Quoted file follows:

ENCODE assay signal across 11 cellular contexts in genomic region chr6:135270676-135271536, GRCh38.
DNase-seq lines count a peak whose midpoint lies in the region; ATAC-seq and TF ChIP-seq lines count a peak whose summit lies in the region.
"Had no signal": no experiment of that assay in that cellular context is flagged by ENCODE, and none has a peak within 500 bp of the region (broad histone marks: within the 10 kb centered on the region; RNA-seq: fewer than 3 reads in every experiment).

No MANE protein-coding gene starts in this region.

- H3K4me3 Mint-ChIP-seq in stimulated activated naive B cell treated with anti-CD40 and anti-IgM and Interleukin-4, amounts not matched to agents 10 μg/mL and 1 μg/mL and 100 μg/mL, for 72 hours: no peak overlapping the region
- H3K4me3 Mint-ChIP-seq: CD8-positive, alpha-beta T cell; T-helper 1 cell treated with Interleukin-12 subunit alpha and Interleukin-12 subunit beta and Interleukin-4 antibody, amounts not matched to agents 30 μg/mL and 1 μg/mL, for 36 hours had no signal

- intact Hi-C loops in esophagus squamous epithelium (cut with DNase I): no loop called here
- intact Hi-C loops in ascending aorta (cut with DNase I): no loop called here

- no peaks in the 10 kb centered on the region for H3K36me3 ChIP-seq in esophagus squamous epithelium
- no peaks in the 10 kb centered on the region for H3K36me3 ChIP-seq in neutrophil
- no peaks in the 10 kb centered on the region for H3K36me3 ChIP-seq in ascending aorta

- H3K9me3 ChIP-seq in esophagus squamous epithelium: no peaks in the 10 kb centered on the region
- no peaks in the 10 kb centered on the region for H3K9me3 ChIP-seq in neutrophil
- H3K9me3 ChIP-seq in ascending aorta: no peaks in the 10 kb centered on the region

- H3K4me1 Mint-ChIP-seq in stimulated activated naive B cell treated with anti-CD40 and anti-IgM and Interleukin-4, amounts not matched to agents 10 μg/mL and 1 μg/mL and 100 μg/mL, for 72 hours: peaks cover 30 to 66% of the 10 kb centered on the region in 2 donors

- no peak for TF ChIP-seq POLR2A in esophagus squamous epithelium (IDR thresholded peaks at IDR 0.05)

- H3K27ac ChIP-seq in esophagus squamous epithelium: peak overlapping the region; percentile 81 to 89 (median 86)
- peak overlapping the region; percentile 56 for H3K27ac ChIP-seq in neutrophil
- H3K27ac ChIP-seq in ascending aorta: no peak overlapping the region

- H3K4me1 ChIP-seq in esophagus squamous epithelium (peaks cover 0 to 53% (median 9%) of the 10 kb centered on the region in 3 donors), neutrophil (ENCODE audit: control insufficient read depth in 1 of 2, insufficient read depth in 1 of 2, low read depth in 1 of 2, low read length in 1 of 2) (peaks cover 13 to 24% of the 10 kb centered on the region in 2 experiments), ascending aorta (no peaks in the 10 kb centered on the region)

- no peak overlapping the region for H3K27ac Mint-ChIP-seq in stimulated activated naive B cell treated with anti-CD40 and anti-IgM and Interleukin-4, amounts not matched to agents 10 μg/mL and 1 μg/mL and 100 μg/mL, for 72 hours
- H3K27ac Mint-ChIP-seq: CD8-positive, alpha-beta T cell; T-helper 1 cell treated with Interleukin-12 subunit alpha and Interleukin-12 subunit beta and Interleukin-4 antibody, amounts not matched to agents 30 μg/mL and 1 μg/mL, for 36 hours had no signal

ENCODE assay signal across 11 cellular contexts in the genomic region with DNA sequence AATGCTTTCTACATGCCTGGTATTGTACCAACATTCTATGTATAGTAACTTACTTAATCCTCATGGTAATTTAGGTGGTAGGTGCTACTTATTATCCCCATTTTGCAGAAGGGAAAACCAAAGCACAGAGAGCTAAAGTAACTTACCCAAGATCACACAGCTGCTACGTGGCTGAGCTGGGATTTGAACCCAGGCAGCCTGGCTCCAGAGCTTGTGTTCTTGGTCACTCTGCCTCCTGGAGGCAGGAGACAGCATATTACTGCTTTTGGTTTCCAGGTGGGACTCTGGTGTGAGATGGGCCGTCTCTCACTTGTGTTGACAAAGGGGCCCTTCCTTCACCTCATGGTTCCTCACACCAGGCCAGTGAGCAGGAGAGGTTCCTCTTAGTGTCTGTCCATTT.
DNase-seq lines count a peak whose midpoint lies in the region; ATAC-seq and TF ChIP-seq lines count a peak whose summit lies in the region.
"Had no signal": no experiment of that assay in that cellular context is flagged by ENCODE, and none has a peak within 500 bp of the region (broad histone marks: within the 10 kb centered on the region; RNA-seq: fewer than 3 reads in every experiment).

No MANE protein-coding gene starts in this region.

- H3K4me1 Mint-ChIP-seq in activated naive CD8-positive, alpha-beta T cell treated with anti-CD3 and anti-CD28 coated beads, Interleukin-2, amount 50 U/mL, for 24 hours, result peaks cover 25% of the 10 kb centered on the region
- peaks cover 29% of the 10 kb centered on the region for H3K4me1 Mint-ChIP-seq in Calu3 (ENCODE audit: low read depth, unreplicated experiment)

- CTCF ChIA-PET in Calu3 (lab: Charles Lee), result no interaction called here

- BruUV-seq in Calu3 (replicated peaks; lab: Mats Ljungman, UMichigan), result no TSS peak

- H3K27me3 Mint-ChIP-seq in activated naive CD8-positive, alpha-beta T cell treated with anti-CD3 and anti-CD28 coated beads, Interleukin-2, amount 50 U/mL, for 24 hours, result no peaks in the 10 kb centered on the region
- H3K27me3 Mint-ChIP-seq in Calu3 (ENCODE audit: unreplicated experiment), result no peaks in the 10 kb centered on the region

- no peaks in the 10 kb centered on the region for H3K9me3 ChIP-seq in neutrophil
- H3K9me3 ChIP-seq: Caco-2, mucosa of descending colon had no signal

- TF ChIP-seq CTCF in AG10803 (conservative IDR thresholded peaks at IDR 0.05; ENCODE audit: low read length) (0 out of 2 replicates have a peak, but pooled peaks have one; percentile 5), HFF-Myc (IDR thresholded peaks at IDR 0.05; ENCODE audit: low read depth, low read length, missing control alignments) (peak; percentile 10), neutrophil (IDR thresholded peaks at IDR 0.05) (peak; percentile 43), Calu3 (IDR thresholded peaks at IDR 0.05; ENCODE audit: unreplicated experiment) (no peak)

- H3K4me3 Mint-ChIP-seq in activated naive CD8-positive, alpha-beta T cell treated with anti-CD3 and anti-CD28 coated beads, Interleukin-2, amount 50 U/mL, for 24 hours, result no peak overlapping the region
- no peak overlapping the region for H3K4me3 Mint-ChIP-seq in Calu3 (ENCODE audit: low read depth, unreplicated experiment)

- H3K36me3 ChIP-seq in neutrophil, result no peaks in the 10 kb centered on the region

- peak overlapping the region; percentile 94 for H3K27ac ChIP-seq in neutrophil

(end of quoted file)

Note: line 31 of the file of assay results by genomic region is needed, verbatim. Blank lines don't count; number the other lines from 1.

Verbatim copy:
- H3K27me3 Mint-ChIP-seq in activated naive CD8-positive, alpha-beta T cell treated with anti-CD3 and anti-CD28 coated beads, Interleukin-2, amount 50 U/mL, for 24 hours, result no peaks in the 10 kb centered on the region